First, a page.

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The second thing you’ll notice is that exquisite shading effects are possible in 360×480 256-color mode; adjacent lines blend together remarkably smoothly, even with the default palette. The VGA allows you to select your 256 colors from a palette of 256K, so you could, if you wished, set up the colors to produce still finer shading albeit with fewer distinctly different colors available. For more on this and related topics, see the coverage of palette reprogramming that begins in the next chapter.

The one thing you may not notice right away is just how much detail is visible on the screen, because the blending of colors tends to obscure the superior resolution of this mode. Each of the four rectangles displayed measures 180 pixels horizontally by 240 vertically. Put another way, each one of those rectangles has two-thirds as many pixels as the entire mode 13H screen; in all, 360×480 256-color mode has 2.7 times as many pixels as mode 13H! As mentioned above, the resolution is unevenly distributed, with vertical resolution matching that of mode 12H but horizontal resolution barely exceeding that of mode 13H—but resolution is hot stuff, no matter how it’s laid out, and 360×480 256-color mode has the highest 256-color resolution you’re ever likely to see on a standard VGA. (SuperVGAs are quite another matter—but when you require a SuperVGA you’re automatically excluding what might be a significant chunk of the market for your code.)

Now that we’ve seen the wonders of which our new mode is capable, let’s take the time to understand how it works.

How 360×480 256-Color Mode Works

In describing 360×480 256-color mode, I’m going to assume that you’re familiar with the discussion of 320×400 256-color mode in the last chapter. If not, go back to that chapter and read it; the two modes have a great deal in common, and I’m not going to bore you by repeating myself when the goods are just a few page flips (the paper kind) away.

360×480 256-color mode is essentially 320×400 256-color mode, but stretched in both dimensions. Let’s look at the vertical stretching first, since that’s the simpler of the two.

480 Scan Lines per Screen: A Little Slower, But No Big Deal

There’s nothing unusual about 480 scan lines; standard modes 11H and 12H support that vertical resolution. The number of scan lines has nothing to do with either the number of colors or the horizontal resolution, so converting 320×400 256mode to 320×480 256-color mode is a simple matter of reprogramming the VGA’s vertical control registers—which control the scan lines displayed, the vertical sync pulse, vertical blanking, and the total number of scan lines—to the 480-scansettings, and setting the polarities of the horizontal and vertical sync pulses to tell the monitor to adjust to a 480-line screen.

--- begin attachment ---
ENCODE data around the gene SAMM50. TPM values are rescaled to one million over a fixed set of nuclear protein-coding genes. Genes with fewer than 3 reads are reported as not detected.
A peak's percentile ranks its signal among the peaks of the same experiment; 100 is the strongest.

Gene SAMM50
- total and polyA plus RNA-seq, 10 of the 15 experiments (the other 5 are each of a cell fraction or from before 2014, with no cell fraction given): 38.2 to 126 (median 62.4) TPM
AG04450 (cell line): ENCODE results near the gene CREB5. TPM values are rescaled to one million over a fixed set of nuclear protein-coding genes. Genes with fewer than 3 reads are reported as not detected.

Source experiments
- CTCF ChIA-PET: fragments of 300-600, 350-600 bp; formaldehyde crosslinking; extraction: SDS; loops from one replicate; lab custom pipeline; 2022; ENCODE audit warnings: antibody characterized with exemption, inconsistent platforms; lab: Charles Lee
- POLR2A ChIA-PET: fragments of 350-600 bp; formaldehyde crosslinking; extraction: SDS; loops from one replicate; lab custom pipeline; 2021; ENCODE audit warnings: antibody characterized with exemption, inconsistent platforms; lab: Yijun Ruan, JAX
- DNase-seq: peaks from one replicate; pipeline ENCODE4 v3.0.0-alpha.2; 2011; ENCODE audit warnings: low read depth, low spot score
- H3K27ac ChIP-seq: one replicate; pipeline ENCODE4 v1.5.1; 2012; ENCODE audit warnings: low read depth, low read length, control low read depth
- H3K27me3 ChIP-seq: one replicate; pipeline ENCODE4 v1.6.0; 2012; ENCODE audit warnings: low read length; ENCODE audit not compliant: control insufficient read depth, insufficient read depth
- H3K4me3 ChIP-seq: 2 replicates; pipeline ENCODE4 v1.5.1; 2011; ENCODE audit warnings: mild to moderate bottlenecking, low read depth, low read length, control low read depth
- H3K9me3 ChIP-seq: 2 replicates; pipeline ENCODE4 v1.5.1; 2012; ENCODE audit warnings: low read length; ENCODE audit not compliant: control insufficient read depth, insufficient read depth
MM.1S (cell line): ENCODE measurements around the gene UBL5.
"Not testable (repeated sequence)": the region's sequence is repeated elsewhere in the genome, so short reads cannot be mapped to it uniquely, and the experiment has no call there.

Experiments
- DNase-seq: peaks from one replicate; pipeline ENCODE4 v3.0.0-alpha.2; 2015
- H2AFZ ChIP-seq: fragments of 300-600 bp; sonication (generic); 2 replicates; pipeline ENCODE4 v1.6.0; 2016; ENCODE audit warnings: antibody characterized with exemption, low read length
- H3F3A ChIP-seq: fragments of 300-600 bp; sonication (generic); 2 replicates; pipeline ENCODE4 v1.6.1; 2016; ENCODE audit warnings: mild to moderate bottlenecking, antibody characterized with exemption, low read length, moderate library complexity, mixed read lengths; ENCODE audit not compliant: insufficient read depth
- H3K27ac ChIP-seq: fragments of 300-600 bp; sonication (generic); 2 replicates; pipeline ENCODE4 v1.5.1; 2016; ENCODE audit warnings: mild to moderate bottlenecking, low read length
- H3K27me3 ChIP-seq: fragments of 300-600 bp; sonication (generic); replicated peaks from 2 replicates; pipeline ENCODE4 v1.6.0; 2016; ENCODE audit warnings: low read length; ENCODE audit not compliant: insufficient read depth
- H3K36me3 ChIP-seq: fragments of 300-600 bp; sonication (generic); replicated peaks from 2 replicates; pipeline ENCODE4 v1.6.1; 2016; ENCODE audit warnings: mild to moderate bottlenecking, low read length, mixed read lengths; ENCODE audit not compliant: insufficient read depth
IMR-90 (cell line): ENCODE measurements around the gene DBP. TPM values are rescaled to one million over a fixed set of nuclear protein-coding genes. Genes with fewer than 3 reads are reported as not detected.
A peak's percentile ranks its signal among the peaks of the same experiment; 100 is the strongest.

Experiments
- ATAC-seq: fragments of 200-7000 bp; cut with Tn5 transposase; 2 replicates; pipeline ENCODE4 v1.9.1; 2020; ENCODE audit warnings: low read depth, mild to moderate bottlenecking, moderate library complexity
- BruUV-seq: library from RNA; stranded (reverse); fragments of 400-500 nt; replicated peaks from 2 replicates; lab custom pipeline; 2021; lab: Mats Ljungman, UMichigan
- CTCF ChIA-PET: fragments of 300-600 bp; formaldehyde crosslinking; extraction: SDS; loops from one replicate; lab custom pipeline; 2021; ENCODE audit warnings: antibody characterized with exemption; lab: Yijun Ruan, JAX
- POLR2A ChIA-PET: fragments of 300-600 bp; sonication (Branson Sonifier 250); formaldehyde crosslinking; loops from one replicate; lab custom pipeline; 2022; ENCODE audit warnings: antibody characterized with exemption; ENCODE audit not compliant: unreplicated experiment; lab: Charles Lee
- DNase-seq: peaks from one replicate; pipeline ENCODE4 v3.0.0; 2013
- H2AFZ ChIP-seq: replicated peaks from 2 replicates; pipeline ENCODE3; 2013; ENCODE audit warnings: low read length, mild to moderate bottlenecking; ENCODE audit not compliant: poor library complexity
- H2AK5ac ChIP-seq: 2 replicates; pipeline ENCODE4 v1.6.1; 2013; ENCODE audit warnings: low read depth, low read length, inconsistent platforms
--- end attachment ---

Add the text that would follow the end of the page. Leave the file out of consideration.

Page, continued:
Switching to 480 scan lines has the effect of slowing the screen refresh rate. The VGA always displays at 70 Hz except in 480-scan-line modes; there, due to the time required to scan the extra lines, the refresh rate slows to 60 Hz. (VGA monitors always scan at the same rate horizontally; that is, the distance across the screen covered by the electron beam in a given period of time is the same in all modes. Consequently, adding extra lines per frame requires extra time.) 60 Hz isn’t bad—that’s the only refresh rate the EGA ever supported, and the EGA was the industry standard in its time—but it does tend to flicker a little more and so is a little harder on the eyes than 70 Hz.

360 Pixels per Scan Line: No Mean Feat

Converting from 320 to 360 pixels per scan line is more difficult than converting from 400 to 480 scan lines per screen. None of the VGA’s graphics modes supports 360 pixels across the screen, or anything like it; the standard choices are 320 and 640 pixels across. However, the VGA does support the horizontal resolution we seek—360 pixels—in 40-column text mode.

Unfortunately, the register settings that select those horizontal resolutions aren’t directly transferable to graphics mode. Text modes display 9 dots (the width of one character) for each time information is fetched from display memory, while graphics modes display just 4 or 8 dots per display memory fetch. (Although it’s a bit confusing, it’s standard terminology to refer to the interval required for one display memory fetch as a “character,” and I’ll follow that terminology from now on.) Consequently, both modes display either 40 or 80 characters per scan line; the only difference is that text modes display more pixels per character. Given that graphics modes can’t display 9 dots per character (there’s only enough information for eight 16pixels or four 256-color pixels in each memory fetch, and that’s that), we’d seem to be at an impasse.


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Graphics Programming Black Book © 2001 Michael Abrash